Erica Dhawan on What it Means to be a Great Leader

March 12th, 2019

Erica Dhawan on What it Means to be a Great Leader

We're so excited for Erica Dhawan to speak at the 2019 Simmons Leadership Conference!

Business strategist and innovation expert Erica Dhawan is the world’s leading authority on connectional intelligence—the ability to deliver breakthrough performance by harnessing the power of relationships and networks. In her book, Get Big Things Done, she argues that developing connectional intelligence is crucial to the success of 21st century innovators and to anyone who wants to thrive in today’s hypercompetitive world.

Was there a moment in your career when you realized that you needed to alter the course of your career?

I grew up in a family of immigrants, so I wanted to check off all the boxes of success. I got three Ivy League degrees, and I went into a great job on Wall Street. During that time, I worked through the 2008 recession at Lehman Brothers and saw the ripple effect of poor leadership in one company affect the entire world. Through that experience, I really began to witness a sense of disillusionment, confusion, and burn-out on what “leadership” really meant. I had an underlying desire for greater meaning in my work and to be in a culture that allowed people to truly thrive.

That led me to entirely switch gears. I spent a series of years as a researcher studying what allows certain leaders and teams to get big things done in today’s era while others do not. I found that the most successful leaders were using a key skill I call “connectional intelligence,” which transformed the way I think, work, and act and led me to launch a book and business to help others get big things done too. 

Which female leader do you most admire? Why?

I admire Reshma Saujani, founder of Girls Who Code and author of Brave, Not Perfect. It’s easy to be someone who follows the herd, but it’s much harder to be someone who takes risks, talks about failure, and is willing to navigate it all with vulnerability. Reshma reminds me that sharing my own stories of failure is part of my contribution to others even when I’m known as an “expert,” and that by doing so, I will give others permission to do the same.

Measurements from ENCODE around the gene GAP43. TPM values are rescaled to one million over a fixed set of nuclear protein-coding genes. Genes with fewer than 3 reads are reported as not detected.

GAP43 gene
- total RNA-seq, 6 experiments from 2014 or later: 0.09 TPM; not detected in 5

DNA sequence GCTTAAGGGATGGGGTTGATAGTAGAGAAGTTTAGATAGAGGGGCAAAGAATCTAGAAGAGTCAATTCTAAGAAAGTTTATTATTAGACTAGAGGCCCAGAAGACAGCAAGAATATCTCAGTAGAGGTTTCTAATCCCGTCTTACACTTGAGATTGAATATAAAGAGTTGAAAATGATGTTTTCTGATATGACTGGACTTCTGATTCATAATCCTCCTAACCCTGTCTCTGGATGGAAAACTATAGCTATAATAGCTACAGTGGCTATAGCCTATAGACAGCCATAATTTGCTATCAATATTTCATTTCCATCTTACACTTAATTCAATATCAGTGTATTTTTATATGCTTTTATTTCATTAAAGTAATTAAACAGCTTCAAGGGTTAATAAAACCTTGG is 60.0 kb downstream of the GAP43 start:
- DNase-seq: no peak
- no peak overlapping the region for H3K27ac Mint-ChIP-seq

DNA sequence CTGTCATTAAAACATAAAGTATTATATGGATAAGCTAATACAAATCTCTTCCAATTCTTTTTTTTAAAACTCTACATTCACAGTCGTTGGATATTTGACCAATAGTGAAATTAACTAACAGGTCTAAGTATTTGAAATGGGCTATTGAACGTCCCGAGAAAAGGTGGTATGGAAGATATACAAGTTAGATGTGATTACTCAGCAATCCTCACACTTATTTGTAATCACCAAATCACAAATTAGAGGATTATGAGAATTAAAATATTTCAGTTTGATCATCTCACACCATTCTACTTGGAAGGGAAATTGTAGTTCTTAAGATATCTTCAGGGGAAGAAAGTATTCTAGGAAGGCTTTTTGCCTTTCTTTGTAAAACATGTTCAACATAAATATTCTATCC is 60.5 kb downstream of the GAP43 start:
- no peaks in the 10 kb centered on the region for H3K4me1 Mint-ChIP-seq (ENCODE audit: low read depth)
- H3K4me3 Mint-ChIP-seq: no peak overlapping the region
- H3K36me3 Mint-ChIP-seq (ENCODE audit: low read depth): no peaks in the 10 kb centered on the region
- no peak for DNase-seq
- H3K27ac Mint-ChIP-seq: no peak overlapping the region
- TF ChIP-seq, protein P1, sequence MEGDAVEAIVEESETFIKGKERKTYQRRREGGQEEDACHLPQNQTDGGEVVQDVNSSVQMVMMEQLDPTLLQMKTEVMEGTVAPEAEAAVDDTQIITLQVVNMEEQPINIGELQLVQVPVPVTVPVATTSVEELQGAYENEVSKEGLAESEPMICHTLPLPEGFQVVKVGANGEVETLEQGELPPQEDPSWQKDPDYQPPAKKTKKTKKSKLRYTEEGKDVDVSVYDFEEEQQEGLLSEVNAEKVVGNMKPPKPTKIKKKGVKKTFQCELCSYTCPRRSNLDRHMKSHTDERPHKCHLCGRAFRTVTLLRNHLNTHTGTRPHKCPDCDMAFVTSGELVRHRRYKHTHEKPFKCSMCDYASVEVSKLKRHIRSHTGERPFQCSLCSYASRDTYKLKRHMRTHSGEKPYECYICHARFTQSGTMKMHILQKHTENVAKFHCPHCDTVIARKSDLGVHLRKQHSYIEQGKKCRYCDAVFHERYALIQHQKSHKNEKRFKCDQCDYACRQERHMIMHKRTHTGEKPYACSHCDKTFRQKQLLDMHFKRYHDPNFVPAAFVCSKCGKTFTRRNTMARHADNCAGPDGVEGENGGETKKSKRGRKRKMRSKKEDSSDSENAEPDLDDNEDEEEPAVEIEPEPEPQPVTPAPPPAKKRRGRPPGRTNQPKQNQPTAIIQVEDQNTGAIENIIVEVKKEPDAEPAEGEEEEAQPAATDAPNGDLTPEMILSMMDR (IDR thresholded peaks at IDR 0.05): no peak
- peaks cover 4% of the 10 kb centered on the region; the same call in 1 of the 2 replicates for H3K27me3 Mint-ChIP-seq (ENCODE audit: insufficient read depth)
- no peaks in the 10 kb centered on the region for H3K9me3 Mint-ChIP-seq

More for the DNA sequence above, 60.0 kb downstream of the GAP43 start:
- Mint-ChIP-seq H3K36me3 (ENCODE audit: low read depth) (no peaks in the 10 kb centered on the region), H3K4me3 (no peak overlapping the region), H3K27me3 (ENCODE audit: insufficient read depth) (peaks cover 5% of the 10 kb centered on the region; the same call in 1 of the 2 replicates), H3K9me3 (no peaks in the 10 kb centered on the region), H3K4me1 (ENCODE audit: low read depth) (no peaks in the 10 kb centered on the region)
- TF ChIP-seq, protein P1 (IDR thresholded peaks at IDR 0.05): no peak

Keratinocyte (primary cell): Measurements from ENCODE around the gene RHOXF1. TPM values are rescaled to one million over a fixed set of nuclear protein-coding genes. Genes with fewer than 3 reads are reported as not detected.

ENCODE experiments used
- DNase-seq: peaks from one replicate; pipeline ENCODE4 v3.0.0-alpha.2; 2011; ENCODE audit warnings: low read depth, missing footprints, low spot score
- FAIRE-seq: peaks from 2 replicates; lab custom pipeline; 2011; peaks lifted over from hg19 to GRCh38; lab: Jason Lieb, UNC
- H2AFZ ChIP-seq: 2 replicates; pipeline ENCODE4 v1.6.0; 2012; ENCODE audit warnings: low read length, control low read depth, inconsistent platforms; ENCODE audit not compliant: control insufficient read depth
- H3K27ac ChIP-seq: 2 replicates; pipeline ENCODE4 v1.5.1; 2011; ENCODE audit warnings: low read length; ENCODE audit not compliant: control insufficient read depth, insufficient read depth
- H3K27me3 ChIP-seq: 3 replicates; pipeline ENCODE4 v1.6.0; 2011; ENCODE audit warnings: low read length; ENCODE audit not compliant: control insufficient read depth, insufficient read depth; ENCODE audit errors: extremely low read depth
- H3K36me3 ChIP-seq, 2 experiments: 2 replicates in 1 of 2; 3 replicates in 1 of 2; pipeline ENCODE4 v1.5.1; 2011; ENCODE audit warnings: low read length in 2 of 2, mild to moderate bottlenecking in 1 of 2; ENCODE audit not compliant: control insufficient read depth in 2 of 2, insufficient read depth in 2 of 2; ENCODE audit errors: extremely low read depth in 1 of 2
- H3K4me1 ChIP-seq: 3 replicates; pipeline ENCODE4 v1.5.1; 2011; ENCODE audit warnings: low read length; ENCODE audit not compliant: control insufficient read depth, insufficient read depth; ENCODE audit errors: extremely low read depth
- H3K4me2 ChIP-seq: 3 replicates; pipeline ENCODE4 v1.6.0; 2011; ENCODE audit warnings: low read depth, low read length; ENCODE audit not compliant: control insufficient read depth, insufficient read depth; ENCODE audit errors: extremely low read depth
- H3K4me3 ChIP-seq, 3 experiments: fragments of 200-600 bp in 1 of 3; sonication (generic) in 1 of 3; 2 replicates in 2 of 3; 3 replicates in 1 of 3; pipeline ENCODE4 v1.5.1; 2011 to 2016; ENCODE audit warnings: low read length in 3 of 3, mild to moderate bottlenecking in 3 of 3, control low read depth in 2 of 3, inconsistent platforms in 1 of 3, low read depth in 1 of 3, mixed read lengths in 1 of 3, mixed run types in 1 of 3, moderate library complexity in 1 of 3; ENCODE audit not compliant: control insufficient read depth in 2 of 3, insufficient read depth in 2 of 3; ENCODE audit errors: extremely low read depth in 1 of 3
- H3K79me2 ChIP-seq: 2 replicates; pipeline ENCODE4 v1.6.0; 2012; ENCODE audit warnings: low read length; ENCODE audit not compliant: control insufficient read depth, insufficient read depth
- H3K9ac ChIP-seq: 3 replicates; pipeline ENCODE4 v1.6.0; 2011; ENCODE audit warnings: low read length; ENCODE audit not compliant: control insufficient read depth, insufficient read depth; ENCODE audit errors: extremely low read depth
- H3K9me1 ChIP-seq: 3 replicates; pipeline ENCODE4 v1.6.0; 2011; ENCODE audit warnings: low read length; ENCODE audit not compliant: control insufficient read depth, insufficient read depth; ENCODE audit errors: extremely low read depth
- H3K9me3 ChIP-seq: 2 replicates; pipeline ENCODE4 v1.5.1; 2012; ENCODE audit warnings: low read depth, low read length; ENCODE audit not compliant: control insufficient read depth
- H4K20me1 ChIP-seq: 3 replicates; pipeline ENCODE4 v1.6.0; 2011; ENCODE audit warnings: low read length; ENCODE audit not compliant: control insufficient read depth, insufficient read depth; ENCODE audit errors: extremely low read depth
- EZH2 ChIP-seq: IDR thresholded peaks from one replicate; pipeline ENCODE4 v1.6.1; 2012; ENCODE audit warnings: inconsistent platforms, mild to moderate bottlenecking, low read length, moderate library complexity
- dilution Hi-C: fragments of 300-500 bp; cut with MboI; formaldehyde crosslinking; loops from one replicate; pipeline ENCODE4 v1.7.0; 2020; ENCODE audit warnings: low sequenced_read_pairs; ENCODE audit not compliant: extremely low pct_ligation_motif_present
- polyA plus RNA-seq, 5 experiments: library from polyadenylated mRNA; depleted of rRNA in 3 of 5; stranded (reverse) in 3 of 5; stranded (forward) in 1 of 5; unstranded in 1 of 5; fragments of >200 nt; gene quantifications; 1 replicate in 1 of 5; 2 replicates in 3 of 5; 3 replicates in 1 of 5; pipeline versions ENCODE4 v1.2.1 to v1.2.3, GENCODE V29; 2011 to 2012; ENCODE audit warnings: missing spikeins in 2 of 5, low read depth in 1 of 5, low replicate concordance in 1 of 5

What’s the best piece of career advice you’ve gotten along the way?

Someone once told me that for whom it is the priority, they will do all the work. In our careers, we have to be willing to put in the grit and persistence it takes to get big things done and remember that we can’t simply expect others to step up when it’s not their priority. This has been an empowering lesson that has enabled me to take ownership of my life and avoid blame or criticism of others. 

How can women most effectively support one another on their path to success?

There are two things we can do: 

  1. We can be role models. Just by being leaders in our fields, we can pave the way for others to do the same by living authentically. 
  2. We can remember that women can co-mentor each other. I don’t believe in top-down mentoring. Everyone has something to learn from someone else and it’s the exchange of ideas and inspiration that is key to enabling women to support one another. 

What major issue do you think women should focus on to effect change?

Making sure men are part of the change effort — not just sponsors, but true advocates and agents of change. 

Any tips for work/life integration?

Set priorities and create boundaries around the things that matter most to you. Choose only 3 big goals and accept that the rest are not the same priority level.

If you could dine with anyone, past or present, with whom would you dine and what would you like to ask him or her?

I would dine with Oprah, specifically because I want to learn what her process of listening really looks like and how she designs the questions she asks her interviewees. I am fascinated especially by leaders who ask great questions and help unlock parts of ourselves we may not have discovered or articulated before.  

Is there a particular book you are reading or have read that you’d like to recommend to others? Why is this book important to you?

I’m a big fan of Rise Sister Rise by Rebecca Campbell, an intuitive spiritual coach. It helped me transform myself through a very challenging struggle in my life and reminded me that it is our feminine power that is our greatest asset in work and in life.

Fill in the blank. People would be surprised to know that…

I Bollywood dance during my keynotes!

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